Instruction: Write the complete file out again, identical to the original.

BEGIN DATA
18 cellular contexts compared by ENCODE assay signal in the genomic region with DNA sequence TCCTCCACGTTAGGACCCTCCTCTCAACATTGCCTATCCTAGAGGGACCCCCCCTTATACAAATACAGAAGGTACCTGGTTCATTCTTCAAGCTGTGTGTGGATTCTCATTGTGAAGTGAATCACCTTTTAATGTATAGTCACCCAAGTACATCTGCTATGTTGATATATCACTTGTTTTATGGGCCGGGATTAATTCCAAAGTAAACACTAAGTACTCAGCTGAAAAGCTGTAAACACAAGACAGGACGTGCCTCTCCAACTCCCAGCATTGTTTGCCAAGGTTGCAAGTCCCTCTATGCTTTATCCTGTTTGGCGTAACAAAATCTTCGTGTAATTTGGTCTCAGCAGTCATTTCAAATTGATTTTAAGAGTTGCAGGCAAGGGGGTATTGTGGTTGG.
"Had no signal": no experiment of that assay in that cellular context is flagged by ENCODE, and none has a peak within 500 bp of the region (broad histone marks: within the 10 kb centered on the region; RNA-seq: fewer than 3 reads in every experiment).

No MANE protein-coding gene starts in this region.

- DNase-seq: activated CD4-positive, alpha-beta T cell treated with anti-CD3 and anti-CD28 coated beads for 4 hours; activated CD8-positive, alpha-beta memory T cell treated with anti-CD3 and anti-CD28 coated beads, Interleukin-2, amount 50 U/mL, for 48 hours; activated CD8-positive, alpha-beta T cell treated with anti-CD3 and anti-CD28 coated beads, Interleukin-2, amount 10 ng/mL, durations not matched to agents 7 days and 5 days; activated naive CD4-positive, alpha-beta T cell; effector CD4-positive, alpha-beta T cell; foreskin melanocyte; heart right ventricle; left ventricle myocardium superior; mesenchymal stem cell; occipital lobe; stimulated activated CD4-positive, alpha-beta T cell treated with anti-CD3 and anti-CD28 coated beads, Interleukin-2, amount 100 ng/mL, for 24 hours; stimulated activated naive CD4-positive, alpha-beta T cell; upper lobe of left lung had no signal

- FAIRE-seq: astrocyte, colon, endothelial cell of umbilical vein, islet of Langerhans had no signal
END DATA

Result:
18 cellular contexts compared by ENCODE assay signal in the genomic region with DNA sequence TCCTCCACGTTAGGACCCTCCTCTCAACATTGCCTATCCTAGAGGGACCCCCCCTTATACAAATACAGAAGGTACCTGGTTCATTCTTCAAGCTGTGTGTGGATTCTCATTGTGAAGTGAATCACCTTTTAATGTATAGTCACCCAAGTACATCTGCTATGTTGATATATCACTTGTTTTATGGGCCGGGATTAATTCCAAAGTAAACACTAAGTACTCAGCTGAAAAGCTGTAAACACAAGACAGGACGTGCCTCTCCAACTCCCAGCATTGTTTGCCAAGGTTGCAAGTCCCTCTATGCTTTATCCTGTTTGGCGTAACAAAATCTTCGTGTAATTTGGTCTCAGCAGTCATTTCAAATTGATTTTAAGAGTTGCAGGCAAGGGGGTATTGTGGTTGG.
"Had no signal": no experiment of that assay in that cellular context is flagged by ENCODE, and none has a peak within 500 bp of the region (broad histone marks: within the 10 kb centered on the region; RNA-seq: fewer than 3 reads in every experiment).

No MANE protein-coding gene starts in this region.

- DNase-seq: activated CD4-positive, alpha-beta T cell treated with anti-CD3 and anti-CD28 coated beads for 4 hours; activated CD8-positive, alpha-beta memory T cell treated with anti-CD3 and anti-CD28 coated beads, Interleukin-2, amount 50 U/mL, for 48 hours; activated CD8-positive, alpha-beta T cell treated with anti-CD3 and anti-CD28 coated beads, Interleukin-2, amount 10 ng/mL, durations not matched to agents 7 days and 5 days; activated naive CD4-positive, alpha-beta T cell; effector CD4-positive, alpha-beta T cell; foreskin melanocyte; heart right ventricle; left ventricle myocardium superior; mesenchymal stem cell; occipital lobe; stimulated activated CD4-positive, alpha-beta T cell treated with anti-CD3 and anti-CD28 coated beads, Interleukin-2, amount 100 ng/mL, for 24 hours; stimulated activated naive CD4-positive, alpha-beta T cell; upper lobe of left lung had no signal

- FAIRE-seq: astrocyte, colon, endothelial cell of umbilical vein, islet of Langerhans had no signal